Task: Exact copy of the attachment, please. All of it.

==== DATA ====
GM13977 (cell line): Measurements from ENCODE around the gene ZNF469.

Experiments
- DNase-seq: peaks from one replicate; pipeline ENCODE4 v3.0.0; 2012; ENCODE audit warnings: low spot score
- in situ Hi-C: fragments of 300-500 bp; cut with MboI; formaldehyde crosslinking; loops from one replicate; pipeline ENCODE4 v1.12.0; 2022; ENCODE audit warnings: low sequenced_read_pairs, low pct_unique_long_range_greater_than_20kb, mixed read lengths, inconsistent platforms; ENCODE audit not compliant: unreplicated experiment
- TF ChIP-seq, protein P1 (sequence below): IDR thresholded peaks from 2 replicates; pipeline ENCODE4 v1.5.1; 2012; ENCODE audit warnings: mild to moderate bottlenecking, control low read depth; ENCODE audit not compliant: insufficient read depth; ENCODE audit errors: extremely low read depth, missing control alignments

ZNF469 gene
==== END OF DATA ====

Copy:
GM13977 (cell line): Measurements from ENCODE around the gene ZNF469.

Experiments
- DNase-seq: peaks from one replicate; pipeline ENCODE4 v3.0.0; 2012; ENCODE audit warnings: low spot score
- in situ Hi-C: fragments of 300-500 bp; cut with MboI; formaldehyde crosslinking; loops from one replicate; pipeline ENCODE4 v1.12.0; 2022; ENCODE audit warnings: low sequenced_read_pairs, low pct_unique_long_range_greater_than_20kb, mixed read lengths, inconsistent platforms; ENCODE audit not compliant: unreplicated experiment
- TF ChIP-seq, protein P1 (sequence below): IDR thresholded peaks from 2 replicates; pipeline ENCODE4 v1.5.1; 2012; ENCODE audit warnings: mild to moderate bottlenecking, control low read depth; ENCODE audit not compliant: insufficient read depth; ENCODE audit errors: extremely low read depth, missing control alignments

ZNF469 gene